How does a microscope work?
A microscope is an instrument that produces a clear magnified image of an object viewed through it. A microscope must be able not only to magnify objects sufficiently but also to resolve, or separate, the fine details of the object that are of interest to the viewer. In the optical microscope visible light rays, reflected from or transmitted by the viewed object, pass through a series of lenses and form an enlarged image of the object. This image is produced at the normal distance of clearest vision, which is about 10 inches, or 25 centimetres, from the eye of the viewer.
The degree to which the fine details of an object can be resolved is limited by the wavelength of the light that is used. Thus, finer details can be resolved if ultraviolet light is used instead of visible light, and even more detail can be resolved by using X rays. The greatest magnification and resolution are provided by the electron microscope. In this device a beam of electrons is used instead of rays of visible light for examining the object.
The basic form of microscope is the simple optical microscope. It consists of a single convex lens, or magnifying glass, or of a combination of lenses that has the same effect. The compound microscope, which is the most common type of optical microscope, consists of two separate lens systems. Each system is a simple microscope and may be either a single lens or a group of lenses. The object being viewed is placed close to one lens system, called the objective, which forms an image, called the primary image. This image in turn is the object that is magnified by the second system of lenses, called the eyepiece. The image seen by the eye is produced by the eyepiece at the normal distance of clearest vision.
Many compound microscopes are fitted with easily interchangeable objective lenses. They are mounted on a rotary device called the nosepiece, so that the lens can be replaced by another simply by turning the mounting until the replacement lens is in position.
The object to be examined is generally prepared in the form of a very thin slice of material. It is placed on a thin glass plate about 3 inches by 1 inch (7 by 2.5 cm), called a slide, and is covered by a thin glass sheet called a cover slip. The slide is set on the stage and illuminated from below. The light from a lamp is reflected in a mirror and passed through a lens called a condenser to concentrate it on the slide. This ensures that the object is evenly illuminated and that as much as possible of the light coming from the object enters the objective of the microscope. If the object is opaque or is unsuitable for mounting on a slide, a special microscope is used in which the object is illuminated from above.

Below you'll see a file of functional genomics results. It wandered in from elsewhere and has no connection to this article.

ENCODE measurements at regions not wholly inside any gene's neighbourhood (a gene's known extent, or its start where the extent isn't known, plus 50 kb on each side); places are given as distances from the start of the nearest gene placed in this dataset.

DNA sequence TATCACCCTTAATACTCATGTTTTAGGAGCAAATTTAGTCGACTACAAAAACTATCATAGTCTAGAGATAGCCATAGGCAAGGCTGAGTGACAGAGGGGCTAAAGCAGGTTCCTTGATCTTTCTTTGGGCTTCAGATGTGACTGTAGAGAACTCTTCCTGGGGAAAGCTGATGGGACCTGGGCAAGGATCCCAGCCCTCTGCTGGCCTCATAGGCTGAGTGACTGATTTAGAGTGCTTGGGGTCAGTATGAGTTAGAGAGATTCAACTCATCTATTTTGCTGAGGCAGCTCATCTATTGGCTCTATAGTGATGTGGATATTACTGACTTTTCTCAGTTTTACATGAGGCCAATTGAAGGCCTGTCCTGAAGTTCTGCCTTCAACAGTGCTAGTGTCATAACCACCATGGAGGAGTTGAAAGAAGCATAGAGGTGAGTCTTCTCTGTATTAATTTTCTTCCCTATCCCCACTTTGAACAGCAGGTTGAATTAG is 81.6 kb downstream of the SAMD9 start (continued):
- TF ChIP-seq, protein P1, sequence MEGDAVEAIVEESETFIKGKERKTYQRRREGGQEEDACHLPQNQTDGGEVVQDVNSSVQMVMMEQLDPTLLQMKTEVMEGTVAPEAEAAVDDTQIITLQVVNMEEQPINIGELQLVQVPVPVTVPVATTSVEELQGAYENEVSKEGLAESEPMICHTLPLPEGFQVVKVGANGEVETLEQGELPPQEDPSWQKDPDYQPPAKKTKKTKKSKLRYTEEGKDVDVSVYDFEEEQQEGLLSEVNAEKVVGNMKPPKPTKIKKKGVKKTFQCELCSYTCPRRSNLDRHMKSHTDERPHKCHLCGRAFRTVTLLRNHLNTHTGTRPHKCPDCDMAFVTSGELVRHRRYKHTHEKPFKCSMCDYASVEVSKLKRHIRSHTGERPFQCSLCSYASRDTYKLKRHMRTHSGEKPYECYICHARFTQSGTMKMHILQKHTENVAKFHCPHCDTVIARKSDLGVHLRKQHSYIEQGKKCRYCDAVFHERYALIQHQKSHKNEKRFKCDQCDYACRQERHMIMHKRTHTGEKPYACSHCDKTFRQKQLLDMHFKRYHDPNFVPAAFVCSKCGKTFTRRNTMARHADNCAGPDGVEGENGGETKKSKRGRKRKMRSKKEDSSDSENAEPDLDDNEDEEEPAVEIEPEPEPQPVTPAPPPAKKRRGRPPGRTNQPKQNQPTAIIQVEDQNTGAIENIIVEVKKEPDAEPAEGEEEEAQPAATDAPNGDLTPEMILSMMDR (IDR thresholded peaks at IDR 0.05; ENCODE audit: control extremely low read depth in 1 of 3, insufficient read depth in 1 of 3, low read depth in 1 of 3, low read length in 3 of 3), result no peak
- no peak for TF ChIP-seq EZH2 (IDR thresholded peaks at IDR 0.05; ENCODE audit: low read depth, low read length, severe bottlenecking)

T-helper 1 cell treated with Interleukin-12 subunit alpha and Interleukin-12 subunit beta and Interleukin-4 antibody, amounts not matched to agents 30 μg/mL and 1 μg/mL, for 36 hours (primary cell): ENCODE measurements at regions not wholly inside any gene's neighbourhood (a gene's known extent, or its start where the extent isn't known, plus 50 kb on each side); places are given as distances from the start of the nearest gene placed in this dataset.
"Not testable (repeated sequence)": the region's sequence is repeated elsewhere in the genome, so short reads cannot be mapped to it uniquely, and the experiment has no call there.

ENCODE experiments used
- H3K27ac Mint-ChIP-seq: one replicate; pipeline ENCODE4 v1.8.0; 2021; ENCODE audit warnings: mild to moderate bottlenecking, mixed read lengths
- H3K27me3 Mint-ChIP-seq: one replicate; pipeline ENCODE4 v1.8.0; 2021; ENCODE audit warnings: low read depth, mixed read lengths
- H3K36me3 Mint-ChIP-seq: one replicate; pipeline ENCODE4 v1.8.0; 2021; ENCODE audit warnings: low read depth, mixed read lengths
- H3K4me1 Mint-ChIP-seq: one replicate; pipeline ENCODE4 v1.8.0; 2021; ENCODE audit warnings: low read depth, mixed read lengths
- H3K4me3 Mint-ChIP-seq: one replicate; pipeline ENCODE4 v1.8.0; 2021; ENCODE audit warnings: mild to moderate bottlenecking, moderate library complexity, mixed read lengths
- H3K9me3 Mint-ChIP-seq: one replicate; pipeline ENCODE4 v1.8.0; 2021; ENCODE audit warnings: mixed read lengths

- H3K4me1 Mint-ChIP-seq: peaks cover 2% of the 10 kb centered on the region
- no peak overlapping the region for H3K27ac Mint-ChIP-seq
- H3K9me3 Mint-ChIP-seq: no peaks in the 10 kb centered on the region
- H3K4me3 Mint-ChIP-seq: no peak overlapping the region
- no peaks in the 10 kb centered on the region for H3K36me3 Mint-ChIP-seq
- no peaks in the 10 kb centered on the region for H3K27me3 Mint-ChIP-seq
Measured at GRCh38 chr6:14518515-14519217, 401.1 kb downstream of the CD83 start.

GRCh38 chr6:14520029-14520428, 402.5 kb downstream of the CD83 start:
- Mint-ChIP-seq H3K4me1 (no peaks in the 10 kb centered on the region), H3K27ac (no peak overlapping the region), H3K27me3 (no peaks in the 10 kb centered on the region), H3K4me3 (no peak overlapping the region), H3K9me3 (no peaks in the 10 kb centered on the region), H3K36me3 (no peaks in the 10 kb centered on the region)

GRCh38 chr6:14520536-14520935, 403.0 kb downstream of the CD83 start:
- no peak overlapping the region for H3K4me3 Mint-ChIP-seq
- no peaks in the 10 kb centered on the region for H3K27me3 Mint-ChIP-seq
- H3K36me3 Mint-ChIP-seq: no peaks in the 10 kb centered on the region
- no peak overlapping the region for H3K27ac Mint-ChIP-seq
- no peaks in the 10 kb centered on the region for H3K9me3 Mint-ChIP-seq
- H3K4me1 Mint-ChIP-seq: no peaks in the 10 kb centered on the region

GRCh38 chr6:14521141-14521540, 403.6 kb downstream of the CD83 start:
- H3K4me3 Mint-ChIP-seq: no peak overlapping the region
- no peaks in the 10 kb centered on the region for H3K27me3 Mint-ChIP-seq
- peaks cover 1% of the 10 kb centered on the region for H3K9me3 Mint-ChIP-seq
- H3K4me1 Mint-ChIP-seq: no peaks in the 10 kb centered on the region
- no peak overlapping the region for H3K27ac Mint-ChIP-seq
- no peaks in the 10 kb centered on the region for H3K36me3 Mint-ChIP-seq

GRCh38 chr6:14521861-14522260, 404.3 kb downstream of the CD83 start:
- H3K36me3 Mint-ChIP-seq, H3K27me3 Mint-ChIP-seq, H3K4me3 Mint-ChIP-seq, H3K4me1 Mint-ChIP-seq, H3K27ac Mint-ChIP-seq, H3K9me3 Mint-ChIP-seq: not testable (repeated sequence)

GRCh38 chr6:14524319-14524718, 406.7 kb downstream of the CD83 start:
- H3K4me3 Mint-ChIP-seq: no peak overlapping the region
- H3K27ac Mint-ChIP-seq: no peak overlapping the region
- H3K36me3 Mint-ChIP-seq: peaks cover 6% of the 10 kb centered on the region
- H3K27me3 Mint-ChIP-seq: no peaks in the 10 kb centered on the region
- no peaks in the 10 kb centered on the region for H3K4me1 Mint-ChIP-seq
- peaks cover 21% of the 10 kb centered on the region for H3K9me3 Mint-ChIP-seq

The microscope is brought to a focus on the object by moving the body tube containing the lenses. The whole tube is moved up or down as required, but the relative position of the lenses in the tube is not altered.
Small living biological specimens may also be examined using a compound microscope. A drop of liquid containing the specimen is placed on a cover slip. The slip is then inverted and placed on a microscope slide that has a special depression at the centre. This method is called the hanging-drop method because the drop hangs in the depression in the slide. Specimens may be stained to increase their visibility.
The magnification produced by a compound microscope is the product of the magnification of the objective and the magnification of the eyepiece. Laboratory microscopes are fitted with a standard eyepiece that has a magnification of 10 times (usually written 10X). This eyepiece may be used in conjunction with the standard objectives 3.5X, 10X, and 40X. The respective overall magnifications would thus be 35X, 100X, and 400X.
A microscope consists essentially of a base, an arm, and a body tube. The principal optical parts of the microscope, the eyepiece and the objective, are mounted inside the body tube. The base of the microscope supports the stage on which the specimen to be studied is placed and also supports the arm on which the body tube is mounted.
History of the Microscope
A few hundred years ago, man became conscious of new worlds. He became aware of the universe of which this planet is a part, and the living microscopic universe filled with multitudes of creatures, the existence of which had been unknown. Thanks to the genius of two Dutch opticians, the telescope and the microscope were invented.
It took the imagination of the Italian, Galileo, to use their invention of the telescope to study the heavens. As a result, it was necessary to discard many of the theories that man had held as true for hundreds of years. It took the power of keen observation on the part of such men as Hooke and Grew of England, Malpighi in Italy, and Swammerdam and Leeuwenhoek in Holland to investigate the details of animal and plant structure that had not been visible before.
Anton van Leeuwenhoek (1632-1723) was the first to discover the living microscopic world. It is interesting, indeed, to note that his vocation was that of a linen merchant. His leisure time was spent in such amusements as glassblowing, metal work and grinding minute but powerful lenses. Until the 17th century, lenses had been used for various purposes, but they were all of low magnification. Actually, as long ago as 1294, Roger Bacon had experimented with lenses.
Leeuwenhoek used his powerful lenses to examine all sorts of things, such as saliva, plant leaves, blood from a salamander tail, teeth scrapings and pond water. He observed many forms of living creatures- those which we know as protozoa and bacteria. He called them "animalcules" and carefully recorded them for the Royal Society of London. Here, then, was definitely a case where the hobby of a man became of very great scientific importance.